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Message 8697 - Posted: 21 Apr 2009 | 22:03:30 UTC - in response to Message 8695.

Paul, the problem here is that he says these canceled WUs had already started and quite some computation time went into them.
For project speed it's still better to cancel them if they become redundant. But it's not fair to the user, so this should not happen, unless credits are payed via trickles or some similar system.

MrS

That shows you how bad I am doing today ... I guess I shoiud quite while Iam behind ...

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Message 8702 - Posted: 21 Apr 2009 | 22:09:36 UTC - in response to Message 8697.

Well, I also just did a stupid mistake (another thread) and refuse to recognize that it's actually time for me to go into bed since a half hour. See you tomorrow ;)

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Message 8709 - Posted: 22 Apr 2009 | 6:18:34 UTC - in response to Message 8702.

Unhidden - only have 2 machines here so far :)

The Work unit ID shows that no work is done, but that is not the case!

Although I was not there to actually watch the cancellation, this smallish rig was well underway which both results at the time I left it...

Then, suddenly they were cancelled/redundant. Not the end of the world, but certainly a waste of time, and definitely a problem to smaller machines if this is a general issue...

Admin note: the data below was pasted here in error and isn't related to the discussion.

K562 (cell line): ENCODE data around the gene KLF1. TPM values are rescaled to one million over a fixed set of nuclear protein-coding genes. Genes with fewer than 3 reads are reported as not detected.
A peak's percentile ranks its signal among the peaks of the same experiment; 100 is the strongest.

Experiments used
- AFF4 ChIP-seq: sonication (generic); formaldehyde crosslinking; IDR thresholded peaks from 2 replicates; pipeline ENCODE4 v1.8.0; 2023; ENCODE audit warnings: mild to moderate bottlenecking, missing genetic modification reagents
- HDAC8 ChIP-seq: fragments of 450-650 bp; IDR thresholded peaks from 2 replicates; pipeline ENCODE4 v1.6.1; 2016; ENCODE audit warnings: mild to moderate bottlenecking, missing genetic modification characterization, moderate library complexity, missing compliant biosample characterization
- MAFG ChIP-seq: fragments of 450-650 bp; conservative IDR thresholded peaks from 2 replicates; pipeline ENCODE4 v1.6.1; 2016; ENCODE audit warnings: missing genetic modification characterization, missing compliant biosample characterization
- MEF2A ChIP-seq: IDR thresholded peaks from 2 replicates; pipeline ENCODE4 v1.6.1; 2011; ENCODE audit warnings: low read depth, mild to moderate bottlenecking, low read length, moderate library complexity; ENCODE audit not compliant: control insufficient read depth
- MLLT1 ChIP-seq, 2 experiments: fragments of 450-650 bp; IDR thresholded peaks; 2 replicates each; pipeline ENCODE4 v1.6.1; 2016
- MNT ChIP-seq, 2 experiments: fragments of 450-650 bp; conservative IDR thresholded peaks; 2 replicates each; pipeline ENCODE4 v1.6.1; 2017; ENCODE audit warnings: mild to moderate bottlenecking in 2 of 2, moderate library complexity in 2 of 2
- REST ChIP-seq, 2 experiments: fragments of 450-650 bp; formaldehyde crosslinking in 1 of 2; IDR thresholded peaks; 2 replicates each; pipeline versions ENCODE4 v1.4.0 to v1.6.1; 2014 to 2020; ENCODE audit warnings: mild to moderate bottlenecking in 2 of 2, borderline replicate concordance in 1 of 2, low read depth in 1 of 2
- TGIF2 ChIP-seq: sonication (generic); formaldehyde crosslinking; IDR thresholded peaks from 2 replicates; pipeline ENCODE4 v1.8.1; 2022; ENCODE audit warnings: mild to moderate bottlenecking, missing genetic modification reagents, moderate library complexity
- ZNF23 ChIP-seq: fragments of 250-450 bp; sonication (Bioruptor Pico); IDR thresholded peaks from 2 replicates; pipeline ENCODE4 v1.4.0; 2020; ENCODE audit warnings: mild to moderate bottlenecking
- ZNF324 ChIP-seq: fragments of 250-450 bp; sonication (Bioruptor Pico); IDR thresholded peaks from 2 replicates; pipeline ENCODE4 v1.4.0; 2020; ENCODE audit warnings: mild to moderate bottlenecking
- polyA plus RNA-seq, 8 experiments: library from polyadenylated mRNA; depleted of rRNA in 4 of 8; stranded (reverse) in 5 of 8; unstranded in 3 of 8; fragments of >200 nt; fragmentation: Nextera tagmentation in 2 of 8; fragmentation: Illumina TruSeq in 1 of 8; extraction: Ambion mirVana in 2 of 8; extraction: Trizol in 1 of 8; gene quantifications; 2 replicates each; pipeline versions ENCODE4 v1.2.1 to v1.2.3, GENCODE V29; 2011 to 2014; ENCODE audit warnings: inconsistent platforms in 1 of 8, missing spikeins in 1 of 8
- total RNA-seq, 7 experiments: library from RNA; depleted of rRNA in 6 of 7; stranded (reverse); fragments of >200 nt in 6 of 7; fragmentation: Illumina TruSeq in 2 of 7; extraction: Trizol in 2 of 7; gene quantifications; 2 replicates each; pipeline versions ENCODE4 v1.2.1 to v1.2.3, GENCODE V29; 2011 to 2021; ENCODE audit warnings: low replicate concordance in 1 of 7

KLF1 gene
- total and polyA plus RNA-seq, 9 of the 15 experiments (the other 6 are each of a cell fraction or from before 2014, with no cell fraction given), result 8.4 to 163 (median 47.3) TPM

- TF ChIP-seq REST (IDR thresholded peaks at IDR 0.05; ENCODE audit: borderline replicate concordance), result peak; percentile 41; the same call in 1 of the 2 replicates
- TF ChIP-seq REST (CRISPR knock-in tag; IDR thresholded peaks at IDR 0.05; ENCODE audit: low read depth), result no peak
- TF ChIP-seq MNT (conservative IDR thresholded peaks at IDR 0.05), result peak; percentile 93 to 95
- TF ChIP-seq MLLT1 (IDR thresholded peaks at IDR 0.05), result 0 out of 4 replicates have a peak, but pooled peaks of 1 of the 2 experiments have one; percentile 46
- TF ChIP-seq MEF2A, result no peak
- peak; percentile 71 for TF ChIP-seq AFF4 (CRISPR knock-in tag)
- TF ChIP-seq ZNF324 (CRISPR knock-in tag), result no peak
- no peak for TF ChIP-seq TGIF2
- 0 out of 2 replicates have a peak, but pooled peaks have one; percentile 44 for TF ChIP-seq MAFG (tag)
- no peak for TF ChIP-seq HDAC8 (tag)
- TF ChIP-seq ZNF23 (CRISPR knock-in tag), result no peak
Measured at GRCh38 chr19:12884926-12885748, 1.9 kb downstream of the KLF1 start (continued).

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Message 8721 - Posted: 22 Apr 2009 | 14:20:20 UTC - in response to Message 8709.

I don't think this is a general issue, I keep pretty close track of my WUs as I am sure many other people do also. I hestitate to say this but ... is it possible you made a mistake when you looked at the tasks? You did have one error and one complete. Can your card actually crunch two Wus at the same time... the task list will say "In Process" as soon as it gets sent to you, it does not mean the are actively being crunched all at the same time. Currently you have two tasks that say "Im Process" but if you check BOINC Manager I think you will see 1 that is processing and another that is waiting to run.

Steve

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Message 8734 - Posted: 22 Apr 2009 | 18:32:11 UTC - in response to Message 8721.

@Snow Crash

Like you I like to keep tabs on my units - at least when I start a project. When I'm sure things work I don't care ;)

And there's no chance this could be a mistake. The first one was an error for some reason - probably because I was still setting up the linux box at the time.
The second one got cancelled by the server with 10 hours or more completed. Same thing happened to #3.

Number 4 was actually allowed to finish and upload in time :)

Let's see what happens to #5 and #6 ;)

Anyway, this is really not worth wasting time on as no one from the project seems to bother. I only reported it because cycles were being wasted, and because I was not the first one to have this problem...

Have fun out there :)
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Message 8745 - Posted: 22 Apr 2009 | 21:04:13 UTC - in response to Message 8734.

I assume the host you're talking about has to be this one. Let's try to dissect what's happening:
(I'm assuming your machine runs 24/7 and that linux BOINC doesn't suspend running GPU-Grid tasks.)


- 1st WU recieved should have started 1st. It supposedly ran for 22.5h, until it was canceled at 9:48 on the 19th.

- 2nd WU sent to you ran supposedly for 10h after the 1st one was canceled. It stopped with an error and at that time lists 9h of CPU time.